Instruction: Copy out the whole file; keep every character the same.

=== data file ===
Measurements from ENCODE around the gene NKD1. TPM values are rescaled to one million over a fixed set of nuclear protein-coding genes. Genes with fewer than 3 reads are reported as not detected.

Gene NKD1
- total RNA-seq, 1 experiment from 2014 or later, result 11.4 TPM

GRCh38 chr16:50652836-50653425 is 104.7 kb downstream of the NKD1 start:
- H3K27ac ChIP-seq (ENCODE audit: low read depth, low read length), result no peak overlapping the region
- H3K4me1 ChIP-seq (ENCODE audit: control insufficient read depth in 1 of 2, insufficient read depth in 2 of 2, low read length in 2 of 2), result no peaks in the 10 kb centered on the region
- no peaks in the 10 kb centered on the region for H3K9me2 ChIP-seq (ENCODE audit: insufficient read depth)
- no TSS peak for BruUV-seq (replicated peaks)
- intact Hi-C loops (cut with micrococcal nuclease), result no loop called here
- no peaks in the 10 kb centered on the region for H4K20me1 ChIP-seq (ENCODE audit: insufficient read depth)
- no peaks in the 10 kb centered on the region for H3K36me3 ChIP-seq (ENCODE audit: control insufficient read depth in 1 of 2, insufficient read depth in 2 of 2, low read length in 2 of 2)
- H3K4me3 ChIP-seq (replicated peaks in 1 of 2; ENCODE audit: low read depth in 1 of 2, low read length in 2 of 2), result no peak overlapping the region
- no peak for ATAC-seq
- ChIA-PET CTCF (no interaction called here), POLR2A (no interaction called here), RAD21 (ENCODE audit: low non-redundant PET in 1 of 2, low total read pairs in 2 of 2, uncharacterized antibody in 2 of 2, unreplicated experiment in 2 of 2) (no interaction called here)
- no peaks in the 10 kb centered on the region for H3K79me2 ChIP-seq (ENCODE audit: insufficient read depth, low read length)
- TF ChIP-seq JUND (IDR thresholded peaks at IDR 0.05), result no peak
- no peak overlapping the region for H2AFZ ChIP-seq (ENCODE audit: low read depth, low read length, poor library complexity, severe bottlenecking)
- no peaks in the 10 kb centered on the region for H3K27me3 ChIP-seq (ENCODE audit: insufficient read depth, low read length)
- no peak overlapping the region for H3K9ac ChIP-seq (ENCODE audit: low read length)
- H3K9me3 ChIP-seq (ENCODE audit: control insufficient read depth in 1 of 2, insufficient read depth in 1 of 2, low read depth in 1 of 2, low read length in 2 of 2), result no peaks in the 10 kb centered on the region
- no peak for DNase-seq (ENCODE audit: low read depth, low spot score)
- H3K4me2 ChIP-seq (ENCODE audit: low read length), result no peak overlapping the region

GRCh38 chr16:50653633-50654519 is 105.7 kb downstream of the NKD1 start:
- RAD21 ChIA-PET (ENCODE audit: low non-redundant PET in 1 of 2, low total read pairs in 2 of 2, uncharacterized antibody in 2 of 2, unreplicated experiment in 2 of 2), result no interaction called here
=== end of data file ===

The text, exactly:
Measurements from ENCODE around the gene NKD1. TPM values are rescaled to one million over a fixed set of nuclear protein-coding genes. Genes with fewer than 3 reads are reported as not detected.

Gene NKD1
- total RNA-seq, 1 experiment from 2014 or later, result 11.4 TPM

GRCh38 chr16:50652836-50653425 is 104.7 kb downstream of the NKD1 start:
- H3K27ac ChIP-seq (ENCODE audit: low read depth, low read length), result no peak overlapping the region
- H3K4me1 ChIP-seq (ENCODE audit: control insufficient read depth in 1 of 2, insufficient read depth in 2 of 2, low read length in 2 of 2), result no peaks in the 10 kb centered on the region
- no peaks in the 10 kb centered on the region for H3K9me2 ChIP-seq (ENCODE audit: insufficient read depth)
- no TSS peak for BruUV-seq (replicated peaks)
- intact Hi-C loops (cut with micrococcal nuclease), result no loop called here
- no peaks in the 10 kb centered on the region for H4K20me1 ChIP-seq (ENCODE audit: insufficient read depth)
- no peaks in the 10 kb centered on the region for H3K36me3 ChIP-seq (ENCODE audit: control insufficient read depth in 1 of 2, insufficient read depth in 2 of 2, low read length in 2 of 2)
- H3K4me3 ChIP-seq (replicated peaks in 1 of 2; ENCODE audit: low read depth in 1 of 2, low read length in 2 of 2), result no peak overlapping the region
- no peak for ATAC-seq
- ChIA-PET CTCF (no interaction called here), POLR2A (no interaction called here), RAD21 (ENCODE audit: low non-redundant PET in 1 of 2, low total read pairs in 2 of 2, uncharacterized antibody in 2 of 2, unreplicated experiment in 2 of 2) (no interaction called here)
- no peaks in the 10 kb centered on the region for H3K79me2 ChIP-seq (ENCODE audit: insufficient read depth, low read length)
- TF ChIP-seq JUND (IDR thresholded peaks at IDR 0.05), result no peak
- no peak overlapping the region for H2AFZ ChIP-seq (ENCODE audit: low read depth, low read length, poor library complexity, severe bottlenecking)
- no peaks in the 10 kb centered on the region for H3K27me3 ChIP-seq (ENCODE audit: insufficient read depth, low read length)
- no peak overlapping the region for H3K9ac ChIP-seq (ENCODE audit: low read length)
- H3K9me3 ChIP-seq (ENCODE audit: control insufficient read depth in 1 of 2, insufficient read depth in 1 of 2, low read depth in 1 of 2, low read length in 2 of 2), result no peaks in the 10 kb centered on the region
- no peak for DNase-seq (ENCODE audit: low read depth, low spot score)
- H3K4me2 ChIP-seq (ENCODE audit: low read length), result no peak overlapping the region

GRCh38 chr16:50653633-50654519 is 105.7 kb downstream of the NKD1 start:
- RAD21 ChIA-PET (ENCODE audit: low non-redundant PET in 1 of 2, low total read pairs in 2 of 2, uncharacterized antibody in 2 of 2, unreplicated experiment in 2 of 2), result no interaction called here